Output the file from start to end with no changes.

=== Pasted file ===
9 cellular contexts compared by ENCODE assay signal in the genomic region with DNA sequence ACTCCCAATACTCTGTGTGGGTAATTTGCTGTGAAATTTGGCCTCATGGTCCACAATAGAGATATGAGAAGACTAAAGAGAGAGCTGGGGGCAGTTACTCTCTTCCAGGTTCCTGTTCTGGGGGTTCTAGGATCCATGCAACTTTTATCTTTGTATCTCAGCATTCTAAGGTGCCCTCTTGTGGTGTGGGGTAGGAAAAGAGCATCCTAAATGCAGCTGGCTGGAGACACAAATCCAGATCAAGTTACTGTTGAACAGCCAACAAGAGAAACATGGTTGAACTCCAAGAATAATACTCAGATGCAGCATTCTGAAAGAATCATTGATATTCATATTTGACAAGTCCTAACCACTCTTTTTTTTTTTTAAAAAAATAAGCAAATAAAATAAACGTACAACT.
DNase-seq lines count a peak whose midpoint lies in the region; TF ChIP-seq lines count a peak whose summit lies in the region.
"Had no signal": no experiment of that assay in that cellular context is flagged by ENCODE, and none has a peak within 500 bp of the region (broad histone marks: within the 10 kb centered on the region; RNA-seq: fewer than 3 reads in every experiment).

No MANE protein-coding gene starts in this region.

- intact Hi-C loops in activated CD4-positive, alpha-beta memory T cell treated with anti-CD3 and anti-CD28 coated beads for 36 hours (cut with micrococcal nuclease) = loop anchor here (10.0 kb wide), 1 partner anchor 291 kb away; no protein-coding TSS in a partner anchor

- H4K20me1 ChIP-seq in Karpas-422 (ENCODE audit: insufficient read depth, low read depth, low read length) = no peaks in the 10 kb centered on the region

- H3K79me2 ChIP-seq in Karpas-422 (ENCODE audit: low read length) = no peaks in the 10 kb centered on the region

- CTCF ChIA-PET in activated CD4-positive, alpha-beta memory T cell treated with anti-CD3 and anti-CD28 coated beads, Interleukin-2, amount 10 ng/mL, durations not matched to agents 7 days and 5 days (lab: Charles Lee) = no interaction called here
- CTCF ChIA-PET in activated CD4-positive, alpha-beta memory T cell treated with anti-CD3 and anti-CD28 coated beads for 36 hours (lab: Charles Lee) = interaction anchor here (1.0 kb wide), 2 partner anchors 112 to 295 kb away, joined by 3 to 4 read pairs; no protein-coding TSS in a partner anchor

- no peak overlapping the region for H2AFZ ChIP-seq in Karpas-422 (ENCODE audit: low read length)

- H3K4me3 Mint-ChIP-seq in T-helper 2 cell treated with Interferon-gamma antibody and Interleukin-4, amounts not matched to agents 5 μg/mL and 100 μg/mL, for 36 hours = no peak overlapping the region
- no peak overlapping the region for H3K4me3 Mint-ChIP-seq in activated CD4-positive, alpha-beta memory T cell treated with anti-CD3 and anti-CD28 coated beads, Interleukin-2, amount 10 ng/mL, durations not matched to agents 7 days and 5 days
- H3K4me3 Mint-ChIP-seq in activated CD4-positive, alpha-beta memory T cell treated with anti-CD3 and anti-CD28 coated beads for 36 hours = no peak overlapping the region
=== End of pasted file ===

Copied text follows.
9 cellular contexts compared by ENCODE assay signal in the genomic region with DNA sequence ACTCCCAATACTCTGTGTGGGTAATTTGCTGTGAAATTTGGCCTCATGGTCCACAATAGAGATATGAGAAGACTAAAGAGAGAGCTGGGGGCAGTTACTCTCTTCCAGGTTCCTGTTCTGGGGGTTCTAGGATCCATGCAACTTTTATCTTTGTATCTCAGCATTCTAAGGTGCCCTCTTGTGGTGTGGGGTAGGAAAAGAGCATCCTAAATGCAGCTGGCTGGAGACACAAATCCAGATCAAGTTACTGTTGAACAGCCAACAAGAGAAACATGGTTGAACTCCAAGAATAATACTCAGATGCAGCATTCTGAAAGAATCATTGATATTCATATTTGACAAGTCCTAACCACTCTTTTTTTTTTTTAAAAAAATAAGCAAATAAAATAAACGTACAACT.
DNase-seq lines count a peak whose midpoint lies in the region; TF ChIP-seq lines count a peak whose summit lies in the region.
"Had no signal": no experiment of that assay in that cellular context is flagged by ENCODE, and none has a peak within 500 bp of the region (broad histone marks: within the 10 kb centered on the region; RNA-seq: fewer than 3 reads in every experiment).

No MANE protein-coding gene starts in this region.

- intact Hi-C loops in activated CD4-positive, alpha-beta memory T cell treated with anti-CD3 and anti-CD28 coated beads for 36 hours (cut with micrococcal nuclease) = loop anchor here (10.0 kb wide), 1 partner anchor 291 kb away; no protein-coding TSS in a partner anchor

- H4K20me1 ChIP-seq in Karpas-422 (ENCODE audit: insufficient read depth, low read depth, low read length) = no peaks in the 10 kb centered on the region

- H3K79me2 ChIP-seq in Karpas-422 (ENCODE audit: low read length) = no peaks in the 10 kb centered on the region

- CTCF ChIA-PET in activated CD4-positive, alpha-beta memory T cell treated with anti-CD3 and anti-CD28 coated beads, Interleukin-2, amount 10 ng/mL, durations not matched to agents 7 days and 5 days (lab: Charles Lee) = no interaction called here
- CTCF ChIA-PET in activated CD4-positive, alpha-beta memory T cell treated with anti-CD3 and anti-CD28 coated beads for 36 hours (lab: Charles Lee) = interaction anchor here (1.0 kb wide), 2 partner anchors 112 to 295 kb away, joined by 3 to 4 read pairs; no protein-coding TSS in a partner anchor

- no peak overlapping the region for H2AFZ ChIP-seq in Karpas-422 (ENCODE audit: low read length)

- H3K4me3 Mint-ChIP-seq in T-helper 2 cell treated with Interferon-gamma antibody and Interleukin-4, amounts not matched to agents 5 μg/mL and 100 μg/mL, for 36 hours = no peak overlapping the region
- no peak overlapping the region for H3K4me3 Mint-ChIP-seq in activated CD4-positive, alpha-beta memory T cell treated with anti-CD3 and anti-CD28 coated beads, Interleukin-2, amount 10 ng/mL, durations not matched to agents 7 days and 5 days
- H3K4me3 Mint-ChIP-seq in activated CD4-positive, alpha-beta memory T cell treated with anti-CD3 and anti-CD28 coated beads for 36 hours = no peak overlapping the region